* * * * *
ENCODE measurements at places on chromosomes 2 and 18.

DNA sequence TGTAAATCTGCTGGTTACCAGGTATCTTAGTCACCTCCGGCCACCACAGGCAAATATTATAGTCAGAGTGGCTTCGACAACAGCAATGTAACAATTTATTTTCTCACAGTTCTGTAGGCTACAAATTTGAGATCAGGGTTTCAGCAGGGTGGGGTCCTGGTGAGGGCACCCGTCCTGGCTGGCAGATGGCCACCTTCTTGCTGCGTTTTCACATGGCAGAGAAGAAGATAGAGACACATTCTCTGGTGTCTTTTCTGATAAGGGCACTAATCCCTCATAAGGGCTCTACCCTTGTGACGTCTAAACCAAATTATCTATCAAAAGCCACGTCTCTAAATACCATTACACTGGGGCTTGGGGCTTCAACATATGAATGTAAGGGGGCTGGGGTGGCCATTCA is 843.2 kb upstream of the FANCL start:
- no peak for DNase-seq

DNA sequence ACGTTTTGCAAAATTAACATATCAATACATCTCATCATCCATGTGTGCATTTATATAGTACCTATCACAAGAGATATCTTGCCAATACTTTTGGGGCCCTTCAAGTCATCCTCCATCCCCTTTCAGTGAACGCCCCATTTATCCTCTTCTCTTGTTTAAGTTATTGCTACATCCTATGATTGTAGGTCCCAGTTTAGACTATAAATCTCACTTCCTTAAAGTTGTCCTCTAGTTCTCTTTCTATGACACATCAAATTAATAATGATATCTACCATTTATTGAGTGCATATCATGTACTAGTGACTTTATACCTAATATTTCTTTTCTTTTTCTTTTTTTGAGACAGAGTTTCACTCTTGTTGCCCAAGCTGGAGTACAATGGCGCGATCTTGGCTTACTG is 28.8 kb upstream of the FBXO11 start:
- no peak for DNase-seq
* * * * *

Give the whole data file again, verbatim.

ENCODE measurements at places on chromosomes 2 and 18.

DNA sequence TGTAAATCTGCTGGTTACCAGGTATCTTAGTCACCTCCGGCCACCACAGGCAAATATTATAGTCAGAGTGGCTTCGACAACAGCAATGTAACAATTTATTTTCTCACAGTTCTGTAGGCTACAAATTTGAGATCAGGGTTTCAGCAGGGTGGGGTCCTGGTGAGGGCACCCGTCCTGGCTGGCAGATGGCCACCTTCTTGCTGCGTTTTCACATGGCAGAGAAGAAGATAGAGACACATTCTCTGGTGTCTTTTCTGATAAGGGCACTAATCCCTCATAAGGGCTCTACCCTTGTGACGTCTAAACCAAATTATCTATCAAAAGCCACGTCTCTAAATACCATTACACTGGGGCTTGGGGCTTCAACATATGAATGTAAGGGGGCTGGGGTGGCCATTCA is 843.2 kb upstream of the FANCL start:
- no peak for DNase-seq

DNA sequence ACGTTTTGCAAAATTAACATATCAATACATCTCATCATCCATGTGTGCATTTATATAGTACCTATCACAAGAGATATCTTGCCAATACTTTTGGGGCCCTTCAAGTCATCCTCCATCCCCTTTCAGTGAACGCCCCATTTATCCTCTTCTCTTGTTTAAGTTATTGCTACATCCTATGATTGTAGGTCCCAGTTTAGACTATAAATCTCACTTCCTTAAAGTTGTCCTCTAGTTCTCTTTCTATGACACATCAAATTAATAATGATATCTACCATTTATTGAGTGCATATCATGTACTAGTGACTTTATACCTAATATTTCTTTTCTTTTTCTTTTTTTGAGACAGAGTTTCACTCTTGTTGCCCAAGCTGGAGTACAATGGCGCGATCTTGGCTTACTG is 28.8 kb upstream of the FBXO11 start:
- no peak for DNase-seq